How super pretty is this! And what a brilliant comtemporary reworking of the fabulous old hexi.
As much as I learn about fabric manipulation, I discover more I don’t know. Patchwork, as far as I was concerned consisted of paper pieced hexagons created out of leftovers from previous sewing projects. Little did I know what a fascinating world it could be.
Now that I have discovered pre-cuts, and in particular Jelly Rolls, I am in my element. I have tried out a number of different construction methods, including friendship braid, disappearing nine and garden trellis and am just about to embark on something new as a commission for a friend.
I’m a very exacting individual, so my method of quilting includes getting everything lined up precisely. I can’t do off-square corners or mismatched seams because my eye is constantly drawn to them. (I feel at this point too that I should also ‘fess up to being a copywriter and since I spend a lot of my life correcting work I also can’t read a badly proofread book, a single misspelt word wreaks havoc on my enjoyment of a novel!). Consequently I haven’t yet made any attempt at quilting my work in any way that veers outside the parameters of a straight line.
You probably think I am a bit of a coward, but my enjoyment comes from making the quilt top and adding the binding. If I had to make myself quilt the project as well I don’t think anything would ever get finished and I would spend more time unpicking than anything else.
There is absolutely no shame in enlisting the help of a professional and this is where the lovely Janette Chilver from J-Quilts comes in. She was recommended to me by a fabulous quilter called Nicola Foreman and for that I am very grateful. Janette is a professional long arm quilter and a joy to work with. Not only does she suggest waddings and backing, but she also makes great choices with thread and patterns to complete a quilt to perfection.
So, while she gets on with the next stage of construction on my latest creation I can get on with a new project.
p.s. The beautiful quilt at the top of the post is one of Janette’s and the one on the left is one of Nicola’s. Am I envious of their talents? You betcha!
Cut it. Even if you just take a corner off, cut it. Otherwise you will never be able to do anything with it.
How right she was. There is nothing more singularly handsome than a metre or two of cloth lain out as a single piece. I sometimes spend ages looking for an alternative because I don’t want to slice into a particular favourite, only to have to take the plunge eventually.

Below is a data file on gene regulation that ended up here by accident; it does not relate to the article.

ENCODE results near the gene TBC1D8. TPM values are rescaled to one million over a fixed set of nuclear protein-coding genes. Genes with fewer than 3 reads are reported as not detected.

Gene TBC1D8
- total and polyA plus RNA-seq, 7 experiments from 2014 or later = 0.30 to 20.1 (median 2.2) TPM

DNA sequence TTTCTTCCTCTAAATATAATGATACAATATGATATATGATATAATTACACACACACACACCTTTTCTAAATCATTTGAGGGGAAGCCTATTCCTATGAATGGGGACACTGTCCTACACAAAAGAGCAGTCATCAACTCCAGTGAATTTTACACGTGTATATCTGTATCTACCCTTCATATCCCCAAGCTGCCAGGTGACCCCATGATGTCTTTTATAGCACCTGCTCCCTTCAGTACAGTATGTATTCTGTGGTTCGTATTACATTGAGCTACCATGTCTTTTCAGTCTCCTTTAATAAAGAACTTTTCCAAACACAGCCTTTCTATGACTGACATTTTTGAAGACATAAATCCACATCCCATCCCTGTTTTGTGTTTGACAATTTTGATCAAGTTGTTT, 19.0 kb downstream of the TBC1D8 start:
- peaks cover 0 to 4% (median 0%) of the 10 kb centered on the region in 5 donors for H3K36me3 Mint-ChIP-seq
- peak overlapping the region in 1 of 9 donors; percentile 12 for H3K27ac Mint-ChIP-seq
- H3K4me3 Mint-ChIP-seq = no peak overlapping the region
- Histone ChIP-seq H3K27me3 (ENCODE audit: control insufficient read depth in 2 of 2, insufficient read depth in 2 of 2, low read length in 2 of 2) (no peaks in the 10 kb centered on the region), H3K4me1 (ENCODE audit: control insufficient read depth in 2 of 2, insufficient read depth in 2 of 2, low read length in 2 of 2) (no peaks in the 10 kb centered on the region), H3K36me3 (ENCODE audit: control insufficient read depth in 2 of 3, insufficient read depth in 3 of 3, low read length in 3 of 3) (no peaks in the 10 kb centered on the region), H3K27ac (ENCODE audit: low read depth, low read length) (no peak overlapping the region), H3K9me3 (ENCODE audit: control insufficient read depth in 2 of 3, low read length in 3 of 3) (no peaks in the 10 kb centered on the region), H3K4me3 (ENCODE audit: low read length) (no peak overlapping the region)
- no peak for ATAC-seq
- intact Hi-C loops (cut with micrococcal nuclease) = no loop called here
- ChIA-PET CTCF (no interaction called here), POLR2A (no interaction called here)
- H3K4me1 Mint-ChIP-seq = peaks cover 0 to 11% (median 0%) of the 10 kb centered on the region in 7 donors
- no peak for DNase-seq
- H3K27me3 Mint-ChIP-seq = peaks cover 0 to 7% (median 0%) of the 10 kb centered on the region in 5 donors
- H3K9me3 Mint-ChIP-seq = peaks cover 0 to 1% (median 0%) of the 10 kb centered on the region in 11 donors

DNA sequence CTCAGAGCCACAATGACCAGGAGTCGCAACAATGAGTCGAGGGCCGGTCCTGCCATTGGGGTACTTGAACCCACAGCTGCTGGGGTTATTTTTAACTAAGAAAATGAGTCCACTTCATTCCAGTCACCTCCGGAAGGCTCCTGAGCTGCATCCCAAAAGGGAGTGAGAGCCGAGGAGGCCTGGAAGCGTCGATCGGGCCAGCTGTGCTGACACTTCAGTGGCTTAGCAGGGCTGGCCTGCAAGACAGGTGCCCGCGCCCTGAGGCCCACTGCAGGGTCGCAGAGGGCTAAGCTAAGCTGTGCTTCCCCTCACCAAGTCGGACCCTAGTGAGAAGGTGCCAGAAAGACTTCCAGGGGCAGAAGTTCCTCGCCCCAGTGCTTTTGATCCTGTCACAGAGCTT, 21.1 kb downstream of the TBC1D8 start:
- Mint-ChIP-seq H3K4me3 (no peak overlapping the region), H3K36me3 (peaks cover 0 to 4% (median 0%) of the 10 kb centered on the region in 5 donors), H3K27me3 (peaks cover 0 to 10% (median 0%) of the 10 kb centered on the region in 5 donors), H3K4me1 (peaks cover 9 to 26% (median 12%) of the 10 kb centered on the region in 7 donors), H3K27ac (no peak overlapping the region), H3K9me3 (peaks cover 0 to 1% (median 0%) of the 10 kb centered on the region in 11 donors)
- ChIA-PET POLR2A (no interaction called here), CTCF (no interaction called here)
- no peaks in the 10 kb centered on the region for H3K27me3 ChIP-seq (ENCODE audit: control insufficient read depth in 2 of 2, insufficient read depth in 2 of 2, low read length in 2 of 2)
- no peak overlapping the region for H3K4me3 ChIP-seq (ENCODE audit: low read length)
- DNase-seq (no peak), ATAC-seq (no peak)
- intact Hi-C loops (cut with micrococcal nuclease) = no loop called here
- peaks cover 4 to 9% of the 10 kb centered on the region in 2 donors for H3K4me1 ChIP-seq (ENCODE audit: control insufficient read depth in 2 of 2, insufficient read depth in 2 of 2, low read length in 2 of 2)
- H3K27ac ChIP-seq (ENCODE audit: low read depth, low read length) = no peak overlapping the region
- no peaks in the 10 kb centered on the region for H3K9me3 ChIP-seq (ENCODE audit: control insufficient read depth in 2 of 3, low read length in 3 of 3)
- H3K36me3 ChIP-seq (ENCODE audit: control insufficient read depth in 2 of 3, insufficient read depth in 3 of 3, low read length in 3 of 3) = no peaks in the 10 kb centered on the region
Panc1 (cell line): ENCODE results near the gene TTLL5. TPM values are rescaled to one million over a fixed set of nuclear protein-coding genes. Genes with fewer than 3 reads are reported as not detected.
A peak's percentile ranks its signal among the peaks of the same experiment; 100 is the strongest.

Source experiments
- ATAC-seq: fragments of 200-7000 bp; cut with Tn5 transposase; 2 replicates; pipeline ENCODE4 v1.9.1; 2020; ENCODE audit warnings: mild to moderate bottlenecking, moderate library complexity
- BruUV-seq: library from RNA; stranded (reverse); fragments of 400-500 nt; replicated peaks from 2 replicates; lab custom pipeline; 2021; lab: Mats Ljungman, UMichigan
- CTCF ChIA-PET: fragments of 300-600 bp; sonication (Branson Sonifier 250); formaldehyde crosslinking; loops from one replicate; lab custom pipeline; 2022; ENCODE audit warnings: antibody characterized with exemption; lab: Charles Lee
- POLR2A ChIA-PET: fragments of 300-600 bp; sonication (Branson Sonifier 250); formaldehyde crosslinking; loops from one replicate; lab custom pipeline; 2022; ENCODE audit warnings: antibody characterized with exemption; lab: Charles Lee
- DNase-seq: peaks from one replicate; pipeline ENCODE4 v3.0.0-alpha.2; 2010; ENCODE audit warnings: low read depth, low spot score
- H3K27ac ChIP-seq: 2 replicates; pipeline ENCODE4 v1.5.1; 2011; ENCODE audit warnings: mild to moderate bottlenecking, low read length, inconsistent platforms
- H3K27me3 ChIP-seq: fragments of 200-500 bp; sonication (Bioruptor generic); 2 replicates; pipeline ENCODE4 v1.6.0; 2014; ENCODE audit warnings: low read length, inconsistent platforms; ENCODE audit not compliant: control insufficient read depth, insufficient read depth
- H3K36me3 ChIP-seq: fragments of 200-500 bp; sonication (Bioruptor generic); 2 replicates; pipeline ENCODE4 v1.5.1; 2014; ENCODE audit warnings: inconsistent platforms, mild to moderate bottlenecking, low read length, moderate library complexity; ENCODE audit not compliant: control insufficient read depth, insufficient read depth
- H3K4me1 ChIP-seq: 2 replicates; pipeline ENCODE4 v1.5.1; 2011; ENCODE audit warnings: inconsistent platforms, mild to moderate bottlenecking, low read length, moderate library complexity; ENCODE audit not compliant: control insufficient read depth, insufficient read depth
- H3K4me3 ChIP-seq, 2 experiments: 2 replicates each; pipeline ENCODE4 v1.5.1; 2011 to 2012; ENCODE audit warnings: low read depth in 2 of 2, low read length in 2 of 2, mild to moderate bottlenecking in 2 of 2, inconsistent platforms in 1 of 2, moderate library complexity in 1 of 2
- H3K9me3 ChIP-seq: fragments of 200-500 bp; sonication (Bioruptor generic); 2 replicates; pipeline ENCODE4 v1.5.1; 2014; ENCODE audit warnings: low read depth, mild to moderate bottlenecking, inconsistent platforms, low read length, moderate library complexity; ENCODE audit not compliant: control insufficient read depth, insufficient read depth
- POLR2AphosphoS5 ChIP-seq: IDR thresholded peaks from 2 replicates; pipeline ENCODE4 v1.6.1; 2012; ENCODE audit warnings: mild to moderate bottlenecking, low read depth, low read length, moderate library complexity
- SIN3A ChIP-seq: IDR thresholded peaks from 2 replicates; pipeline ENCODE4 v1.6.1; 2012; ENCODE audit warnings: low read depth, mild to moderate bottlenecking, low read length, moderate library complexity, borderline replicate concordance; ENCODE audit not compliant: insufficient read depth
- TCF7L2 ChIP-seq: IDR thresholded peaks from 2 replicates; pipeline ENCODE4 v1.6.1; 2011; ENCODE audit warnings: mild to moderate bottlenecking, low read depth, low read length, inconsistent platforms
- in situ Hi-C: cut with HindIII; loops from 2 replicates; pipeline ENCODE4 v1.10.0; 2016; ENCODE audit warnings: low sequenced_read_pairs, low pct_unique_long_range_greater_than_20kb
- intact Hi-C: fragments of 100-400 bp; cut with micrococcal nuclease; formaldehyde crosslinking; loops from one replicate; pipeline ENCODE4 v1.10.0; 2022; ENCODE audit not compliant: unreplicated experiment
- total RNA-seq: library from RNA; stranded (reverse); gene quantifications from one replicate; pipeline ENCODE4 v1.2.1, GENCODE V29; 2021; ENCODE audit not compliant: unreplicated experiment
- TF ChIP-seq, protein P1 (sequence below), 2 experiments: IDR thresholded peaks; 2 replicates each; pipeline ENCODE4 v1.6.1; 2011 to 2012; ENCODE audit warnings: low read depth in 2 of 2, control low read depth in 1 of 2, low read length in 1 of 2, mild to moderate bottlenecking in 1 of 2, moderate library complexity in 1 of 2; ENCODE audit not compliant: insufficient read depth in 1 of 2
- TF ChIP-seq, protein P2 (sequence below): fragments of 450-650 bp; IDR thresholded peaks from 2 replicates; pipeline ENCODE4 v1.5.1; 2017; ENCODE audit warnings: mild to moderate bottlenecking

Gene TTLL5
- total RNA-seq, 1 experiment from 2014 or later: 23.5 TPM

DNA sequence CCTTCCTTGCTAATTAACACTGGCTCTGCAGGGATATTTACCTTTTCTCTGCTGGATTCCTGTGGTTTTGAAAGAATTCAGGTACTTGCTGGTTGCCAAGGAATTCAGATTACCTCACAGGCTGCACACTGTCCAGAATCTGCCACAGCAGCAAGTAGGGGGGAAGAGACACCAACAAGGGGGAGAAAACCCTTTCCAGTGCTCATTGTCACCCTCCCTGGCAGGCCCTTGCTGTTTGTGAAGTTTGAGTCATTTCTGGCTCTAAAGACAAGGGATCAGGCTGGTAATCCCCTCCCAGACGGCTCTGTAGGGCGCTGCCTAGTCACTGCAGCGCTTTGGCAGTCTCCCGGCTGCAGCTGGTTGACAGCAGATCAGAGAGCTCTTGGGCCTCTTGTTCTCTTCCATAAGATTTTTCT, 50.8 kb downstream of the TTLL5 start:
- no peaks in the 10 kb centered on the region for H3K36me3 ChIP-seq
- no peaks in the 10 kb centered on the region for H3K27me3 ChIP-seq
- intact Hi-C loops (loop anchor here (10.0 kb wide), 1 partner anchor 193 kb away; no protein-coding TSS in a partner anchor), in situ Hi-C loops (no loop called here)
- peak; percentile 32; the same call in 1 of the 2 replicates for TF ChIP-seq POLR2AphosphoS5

One of the attractions of patchwork is that more often than not there is very little in the way of leftovers. You buy a straight bit, cut it into more straight bits and end up with a straight bit. It’s one of the reasons why I love jelly rolls. Lots of fabric, not much left over, and that is generally in useable little squares.
Dressmaking and soft toys I find much more unsettling. You end up with lots of pieces, none of which are quite big enough to do anything with and moreover are in some fairly random shapes. They get put in the scrap bag along with all of the other “might be big enough for something’ bits until this gets to be unmanageable and you end up giving it all to the local primary school for ‘projects’.
This fabric waste hating trait is often the cause of creation procrastination and brings me to discussion of my five fat quarters project. Since I was unable to find online inspiration I decided to use a ‘random’ cutting technique I had seen in a magazine some time ago. The theory is that you layer a number of fabric squares equal to the number of shapes you are going to cut and then you can reassemble them afterwards in a random manner to create new squares.
This works fine, but the problem is that you end up with some very odd shaped squares which you have to trim down. So my original 6″ squares finished up as 4.5″ squares. It also meant that I was left with a pile of unusable trimmings.
I am very happy with my finished assemblage (picture to follow) but I won’t be using this method again simply because I can’t bear the idea of throwing this much fabric away at the end of the process.
Well… I had my plan and headed to the cutting board. I’m a cm girl normally, but as the fabric had come from the US it was a quarter of a yard rather than a quarter of a metre I decided to go imperial. At the point where I had cut into my first piece I realised that the idea I had in mind wouldn’t work with squares once the bits were sewn together.
However, I am committed to 6″ squares now so I am already moving onto Plan B.
Despite having now completed a small number of quilts I still regard myself as something of a novice on the patchwork front. I have the obligatory cutting board and have amassed a small stash but the number of different patterns I have tried is still in single figures.
Some time ago, a very kind lady gave me a pack of five fat quarters in yellow, white and black. Not colours I would necessarily have chosen myself but they have been blinking hopefully at me every time I open the cupboard door. Having spent the last few weeks clearing up in Spare ‘Oom I am resolved to use both this and a Sew mama Sew charm pack before I start on anything else new.
The problem is, what do you do with five fat quarters? I have found lots of inspiration for my favourite jelly roll and quite a lot of ideas for the charm pack, but can I uncover any easy little projects for my lovely quintet? No. I don’t want to go to the fabric warehouse to go and select extras to go with it, not least because I’ll be tempted to buy other stuff as well (and there is already fabric booty winging its way to me through the post) and that would scupper my ‘no more stash until I’ve used some of what I have got’ resolution.
With my limited experience I have come up with a little plan. I’m not going to tell you yet. You’re just going to have to watch this space…